Modelling SS from Heer Crew

Waffen-SS M43 Pea Dot tunic

Painter’s Tips:
Modelling Waffen-SS from Heer Miniatures

We at Battlefront are very pleased with our range of late-war SS miniatures. Unfortunately, though, we simply could not justify creating a new SS version of absolutely everything in our existing German range. The Nebelwerfer (GE590) and the SdKfz 7/1 (GE168) are two models which, for logistical reasons, missed out on getting their own specialised SS crew figures. So here are few ideas for the especially detail-minded SS player.

Left: Heer crew can simply be painted in pea dot M43 tunics with pea dot or field grey trousers.

Heer and Waffen-SS minitures

Painting Heer crew as Waffen-SS

The first option is simply to use the existing crew figures without modification. This is a perfectly acceptable choice, as the M37 tunic worn by the Waffen-SS – under their iconic camouflage smocks – was virtually the same as the Heer M35 tunic. And uncovered helmets, while not as common or distinctly ‘SS-ish’, were certainly not unheard-of in Waffen-SS units.

If you wish, you can also paint the uniform in a pea-dot pattern, to represent the M43 Waffen-SS camouflage suit common in the late-war period. For true historical accuracy, you may want to carefully shave off the shoulder straps, as the pea-dot camouflage tunic did not have these.

Waffen-SS crew made with some headswaps and then painted in the right colours


Those with keen eyes will note that James has failed to do so in the example photos, so feel free to mock him cruelly.

Headswaps from Waffen-SS figures

If you really want your crew’s heads to match the rest of your army, the simplest answer is to swap heads from spare SS figures wearing covered helmets or field caps, or a mixture of the two. Headswaps are a simple, fun and effective conversion, and have been covered several times before – see p. 46 of The Art of War or Casey’s detailed article here...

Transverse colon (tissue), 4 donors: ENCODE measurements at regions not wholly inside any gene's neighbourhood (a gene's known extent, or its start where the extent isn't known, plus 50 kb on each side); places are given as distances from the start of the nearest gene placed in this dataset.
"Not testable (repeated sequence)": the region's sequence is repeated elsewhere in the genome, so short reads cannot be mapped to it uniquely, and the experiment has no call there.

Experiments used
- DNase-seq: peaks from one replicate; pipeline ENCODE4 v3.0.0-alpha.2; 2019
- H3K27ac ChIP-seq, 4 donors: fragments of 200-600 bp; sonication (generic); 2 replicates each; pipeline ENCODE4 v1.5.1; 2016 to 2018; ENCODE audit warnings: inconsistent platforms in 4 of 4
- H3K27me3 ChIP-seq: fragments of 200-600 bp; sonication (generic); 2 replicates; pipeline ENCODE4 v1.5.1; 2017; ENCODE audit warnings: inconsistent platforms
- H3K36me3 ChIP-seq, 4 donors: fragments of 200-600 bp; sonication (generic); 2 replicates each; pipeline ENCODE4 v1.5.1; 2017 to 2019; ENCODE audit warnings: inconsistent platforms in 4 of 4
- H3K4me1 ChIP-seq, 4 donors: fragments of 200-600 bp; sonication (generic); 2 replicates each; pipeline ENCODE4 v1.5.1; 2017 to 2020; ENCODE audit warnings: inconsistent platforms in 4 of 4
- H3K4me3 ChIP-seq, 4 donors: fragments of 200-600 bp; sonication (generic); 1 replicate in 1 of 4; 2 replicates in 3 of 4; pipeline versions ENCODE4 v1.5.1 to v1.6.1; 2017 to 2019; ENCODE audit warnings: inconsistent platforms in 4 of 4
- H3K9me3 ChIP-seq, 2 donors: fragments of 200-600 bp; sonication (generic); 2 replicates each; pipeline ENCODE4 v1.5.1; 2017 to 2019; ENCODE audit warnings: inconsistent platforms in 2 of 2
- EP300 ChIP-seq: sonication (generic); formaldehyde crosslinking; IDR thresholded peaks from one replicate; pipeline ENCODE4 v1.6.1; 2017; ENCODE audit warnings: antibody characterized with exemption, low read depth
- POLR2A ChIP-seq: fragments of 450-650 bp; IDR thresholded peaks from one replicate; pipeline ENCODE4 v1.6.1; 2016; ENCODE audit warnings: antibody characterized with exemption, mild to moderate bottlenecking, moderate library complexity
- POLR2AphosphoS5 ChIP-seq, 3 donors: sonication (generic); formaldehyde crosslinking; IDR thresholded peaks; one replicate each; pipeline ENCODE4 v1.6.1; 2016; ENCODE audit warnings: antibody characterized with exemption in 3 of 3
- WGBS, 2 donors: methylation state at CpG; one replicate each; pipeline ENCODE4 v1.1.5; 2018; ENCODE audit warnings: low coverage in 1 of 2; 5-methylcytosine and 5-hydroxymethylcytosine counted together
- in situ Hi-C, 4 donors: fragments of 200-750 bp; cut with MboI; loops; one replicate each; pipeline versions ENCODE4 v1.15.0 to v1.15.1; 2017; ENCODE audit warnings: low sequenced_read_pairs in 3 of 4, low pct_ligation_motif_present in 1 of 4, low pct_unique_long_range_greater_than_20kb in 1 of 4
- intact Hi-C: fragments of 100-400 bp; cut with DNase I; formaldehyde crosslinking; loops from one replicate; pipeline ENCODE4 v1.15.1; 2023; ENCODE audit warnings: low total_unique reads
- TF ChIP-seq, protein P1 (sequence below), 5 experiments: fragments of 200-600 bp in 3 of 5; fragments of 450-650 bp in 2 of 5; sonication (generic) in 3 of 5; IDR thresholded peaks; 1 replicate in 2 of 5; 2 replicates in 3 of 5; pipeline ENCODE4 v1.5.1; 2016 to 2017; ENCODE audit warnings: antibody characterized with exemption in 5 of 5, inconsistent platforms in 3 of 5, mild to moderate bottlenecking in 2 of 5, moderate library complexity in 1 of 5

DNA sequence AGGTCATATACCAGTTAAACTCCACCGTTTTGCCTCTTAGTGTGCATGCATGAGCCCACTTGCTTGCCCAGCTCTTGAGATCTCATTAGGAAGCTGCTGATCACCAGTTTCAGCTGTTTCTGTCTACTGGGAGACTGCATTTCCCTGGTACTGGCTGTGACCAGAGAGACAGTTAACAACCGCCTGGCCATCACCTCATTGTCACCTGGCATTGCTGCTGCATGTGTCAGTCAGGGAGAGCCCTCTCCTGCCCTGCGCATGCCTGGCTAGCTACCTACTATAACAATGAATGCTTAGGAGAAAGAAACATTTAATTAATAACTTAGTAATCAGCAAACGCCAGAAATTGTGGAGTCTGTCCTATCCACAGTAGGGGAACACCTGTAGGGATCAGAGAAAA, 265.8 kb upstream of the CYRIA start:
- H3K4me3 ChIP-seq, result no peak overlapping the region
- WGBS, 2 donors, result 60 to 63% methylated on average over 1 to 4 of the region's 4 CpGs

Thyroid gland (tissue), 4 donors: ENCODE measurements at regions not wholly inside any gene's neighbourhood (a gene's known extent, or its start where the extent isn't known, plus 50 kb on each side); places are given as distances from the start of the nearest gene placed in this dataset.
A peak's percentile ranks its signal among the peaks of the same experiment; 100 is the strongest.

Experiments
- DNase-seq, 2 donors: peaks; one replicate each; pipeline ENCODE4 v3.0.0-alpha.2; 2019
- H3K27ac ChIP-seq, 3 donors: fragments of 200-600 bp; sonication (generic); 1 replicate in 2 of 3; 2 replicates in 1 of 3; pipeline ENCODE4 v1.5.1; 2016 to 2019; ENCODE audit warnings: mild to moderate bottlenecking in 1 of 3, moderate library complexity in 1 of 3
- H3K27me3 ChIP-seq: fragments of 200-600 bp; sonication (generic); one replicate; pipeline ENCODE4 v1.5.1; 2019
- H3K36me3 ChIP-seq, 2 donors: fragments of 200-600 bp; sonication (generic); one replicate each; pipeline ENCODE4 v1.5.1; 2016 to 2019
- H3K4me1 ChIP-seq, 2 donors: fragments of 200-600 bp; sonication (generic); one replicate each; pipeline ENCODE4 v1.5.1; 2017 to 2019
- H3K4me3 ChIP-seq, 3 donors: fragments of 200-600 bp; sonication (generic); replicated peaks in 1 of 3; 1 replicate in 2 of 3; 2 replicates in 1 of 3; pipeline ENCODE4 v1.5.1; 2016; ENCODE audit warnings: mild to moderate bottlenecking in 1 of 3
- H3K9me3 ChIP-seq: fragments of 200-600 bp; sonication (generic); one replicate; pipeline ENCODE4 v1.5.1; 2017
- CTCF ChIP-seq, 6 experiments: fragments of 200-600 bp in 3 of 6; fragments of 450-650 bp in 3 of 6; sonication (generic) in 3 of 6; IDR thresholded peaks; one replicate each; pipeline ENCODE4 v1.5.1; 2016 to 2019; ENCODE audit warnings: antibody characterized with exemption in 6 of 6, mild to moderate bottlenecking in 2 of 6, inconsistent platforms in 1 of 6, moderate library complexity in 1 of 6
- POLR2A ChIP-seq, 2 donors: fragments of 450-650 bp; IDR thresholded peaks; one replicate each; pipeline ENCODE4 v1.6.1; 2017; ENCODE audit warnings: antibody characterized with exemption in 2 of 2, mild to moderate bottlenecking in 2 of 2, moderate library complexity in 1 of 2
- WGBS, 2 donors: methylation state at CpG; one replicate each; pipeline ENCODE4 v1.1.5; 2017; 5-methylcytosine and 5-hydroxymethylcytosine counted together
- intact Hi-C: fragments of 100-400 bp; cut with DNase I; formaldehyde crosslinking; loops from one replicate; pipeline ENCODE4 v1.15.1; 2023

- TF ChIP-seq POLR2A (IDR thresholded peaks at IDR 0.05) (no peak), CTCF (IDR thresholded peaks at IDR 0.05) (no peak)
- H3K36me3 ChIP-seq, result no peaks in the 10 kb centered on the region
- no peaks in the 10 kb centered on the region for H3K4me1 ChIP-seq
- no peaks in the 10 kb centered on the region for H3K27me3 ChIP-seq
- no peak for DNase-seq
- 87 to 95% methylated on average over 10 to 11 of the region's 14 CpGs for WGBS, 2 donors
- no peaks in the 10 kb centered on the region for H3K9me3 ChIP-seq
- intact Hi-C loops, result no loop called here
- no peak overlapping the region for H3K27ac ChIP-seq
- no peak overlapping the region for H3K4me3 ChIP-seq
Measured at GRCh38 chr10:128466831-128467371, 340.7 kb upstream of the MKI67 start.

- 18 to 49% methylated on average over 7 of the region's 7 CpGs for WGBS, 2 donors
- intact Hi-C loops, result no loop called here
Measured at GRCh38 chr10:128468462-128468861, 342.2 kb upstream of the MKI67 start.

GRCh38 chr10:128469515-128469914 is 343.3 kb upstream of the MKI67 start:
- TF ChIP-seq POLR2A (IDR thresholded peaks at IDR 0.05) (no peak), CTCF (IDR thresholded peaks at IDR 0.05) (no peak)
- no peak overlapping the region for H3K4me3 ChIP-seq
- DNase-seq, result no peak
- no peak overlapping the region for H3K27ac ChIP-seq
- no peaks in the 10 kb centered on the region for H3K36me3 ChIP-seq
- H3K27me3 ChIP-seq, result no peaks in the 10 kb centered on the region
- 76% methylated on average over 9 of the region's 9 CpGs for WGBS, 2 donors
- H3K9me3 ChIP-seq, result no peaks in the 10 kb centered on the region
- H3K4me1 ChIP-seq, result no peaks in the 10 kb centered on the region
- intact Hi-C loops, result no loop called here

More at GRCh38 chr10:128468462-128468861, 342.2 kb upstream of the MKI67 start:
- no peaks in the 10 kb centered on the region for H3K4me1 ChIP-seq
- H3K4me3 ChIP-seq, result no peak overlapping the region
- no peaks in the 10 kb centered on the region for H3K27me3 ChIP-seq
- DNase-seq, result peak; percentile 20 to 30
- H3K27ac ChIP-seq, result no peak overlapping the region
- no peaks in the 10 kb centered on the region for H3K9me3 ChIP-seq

Waffen-SS crew made with headswaps and then painted in the right colours

Sculpting Waffen-SS helmet covers

An alternative to headswaps is to sculpt helmet covers over the uncovered helmets of the crew.

All you need is some two-part epoxy modeling putty such as ‘green stuff’ or ‘brown stuff’. In the example photos, Jeremy has used ProCreate, a grey putty popular with sculptors. But whatever putty you are used to should be fine for a relatively simple job like this. 

The first step is to cover the whole helmet with a very thin layer of putty.

Sanded Helmet

Sanded Helmet

Puttied Helmet

Puttied Helmet

Try to smooth the putty out as evenly as possible. A few of lumps and ripples are fine, as the real helmet covers fit a little loosely, particularly at the sides. Hold the figure next to one of Evan’s SS helmets, and try to match it as closely as you can. The Waffen-SS used a distinctively shaped helmet cover, made from three pieces of fabric.

The final touch is to press a curved line on either side of the cover, representing the seam between the fabric panels. You can use any tool with a fine tip, such as a large needle or the point of a craft knife. Moistening the tool will prevent it from sticking to the putty.

Again, the aim is to make yours look as much like one of Evan’s helmets as possible. 

Even a simple sculpting job like this requires a bit of practice, so don’t be discouraged if your first few attempts don’t look quite right. Even if you stuff up really horribly, you can always peel off the putty and start again.

Whatever method you decide to use, have fun and remember to brag to all your friends with German Heer armies about how much cooler your figures’ uniforms look.

James and Jeremy 

Sculpted Helmet

Sculpted Helmet

headswap SS crew

Waffen-SS helmet cover